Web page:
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To Do More Than Hand Down Judgments

The war crimes trial of the Nazi doctors that led to the code was held in Nuremberg, West Germany, from December 1946 to August 1947. Nuremberg was chosen partly for symbolic reasons, for it was there that the Nazi Party held giant, theatrical rallies designed both to impress those faithful to the Reich and to intimidate those who opposed it.

The doctors’ trial began a few months after the conclusion of proceedings against two dozen leaders of the Third Reich, including Hermann Goering, Rudolf Hess, and Joachim von Ribbentrop. Although the American forces occupying Germany had not at first planned to conduct an inquest on human experimentation, their decision changed as information emerged about the medical atrocities committed in the concentration camps. The details of what prosecutors called “the medical case” so shocked them that they decided to pursue the matter as a war crime under the charter of the international tribunal.

Medicine had a central place in the Nazi enterprise, for the Nazis believed doctors had a special role in improving the “Volk.” Jews, Gypsies, homosexuals, the mentally retarded, and others were singled out as corrupting influences in the German national body, much like bacteria invading the individual. The view that these groups constituted a kind of public health menace implied an instrumental role for the medical profession in the business of “diagnosing” and “treating” the problem.

Although many doctors were involved in the Nazis’ racial hygiene policies-and nearly half of German doctors were Nazi party members-those who had access to concentration camp inmates for research purposes had to be well connected with the Nazi political hierarchy. Although we are not accustomed to thinking of the Nazi doctors in the mundane terms of careerism, part of their motivation was typical academic ambition. These scientists wanted to be among the first to make the medical breakthroughs that would advance the military goals of the Third Reich and make them heroes of racial medicine.

The special role given medical science in the Third Reich created an excellent opportunity for a few influential researchers to avail themselves of experimental subjects they could not have obtained under other conditions. The fact that most concentration camp inmates were eventually slated to die helped doctors rationalize their use as research subjects. The urgency of the war effort and the endorsement of the highest state authorities further encouraged these scientists to perform human-subjects research on problems of pressing concern on the battlefield.

One of these was the most efficacious way to thaw Luftwaffe fliers forced to bail out over the frigid waters of the North Sea. To test various thawing techniques Nazi researchers exposed a number of prisoners to freezing conditions and experimented with various methods of reviving them. Other experiments for military purposes included forcing subjects to drink only seawater to determine how long pilots could survive once downed in the ocean and establishing the point at which lungs exploded due to atmospheric pressures, an important issue for fighter pilots seeking to avoid anti-aircraft fire. An estimated 100,000 human beings died horrible deaths in the course of experiments at Auschwitz, Buchenwald, Dachau, Sachsenhausen, and other camps.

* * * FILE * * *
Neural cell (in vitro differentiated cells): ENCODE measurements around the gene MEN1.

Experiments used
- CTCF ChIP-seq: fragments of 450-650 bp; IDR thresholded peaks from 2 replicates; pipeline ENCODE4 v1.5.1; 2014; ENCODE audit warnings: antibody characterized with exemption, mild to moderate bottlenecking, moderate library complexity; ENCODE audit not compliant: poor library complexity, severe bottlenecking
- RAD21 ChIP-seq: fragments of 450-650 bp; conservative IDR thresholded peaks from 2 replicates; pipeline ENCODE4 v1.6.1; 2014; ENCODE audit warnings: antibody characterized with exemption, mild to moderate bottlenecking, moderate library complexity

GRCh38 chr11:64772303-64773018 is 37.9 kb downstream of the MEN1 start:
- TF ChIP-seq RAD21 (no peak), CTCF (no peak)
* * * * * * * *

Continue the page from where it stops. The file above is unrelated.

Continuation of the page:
The brief against the defendants was delivered on December 9, 1946, by chief prosecutor Telford Taylor. In his opening statement, Taylor declared that the men were on trial for “murders, tortures, and other atrocities committed in the name of medical science.” But the prosecutors soon discovered that the case raised issues that were more problematic than they had realized-among them the lack of internationally recognized codes of medical ethics by which the behavior of the Nazi doctors could be judged. Nonetheless, nearly eight months later, after harrowing testimony about the experiments by surviving victims, the Nuremberg judges sent seven of the defendants to their deaths and sentenced eight more to lengthy prison terms. (None of those who were imprisoned served a full sentence, and many went on to distinguished careers in postwar Germany.)

The three-judge panel decided that it needed to do more than simply hand down the judgments. The members decided to codify the rules they believed should govern the use of human beings in all medical research. The Nuremberg Code begins: “The voluntary consent of the human subject is absolutely essential. This means that the person involved should … be so situated as to be able to exercise free power of choice, without the intervention of any element of force, deceit, duress, over-reaching, or other ulterior form of constraint or coercion.” The code also included provisions requiring that the scientific importance of the question be manifest, that risks to the subjects be kept to a minimum, and that prior experimentation be performed on animals.

Despite its powerful moral influence, the code carried no legal authority. No mechanisms were created to enforce it. In fact, the very circumstances that gave the code its high moral standing-the horrors that surrounded its origins-partly account for its relative lack of influence in the postwar years: ordinary researchers found it hard to believe that the code need be applied to their own work.

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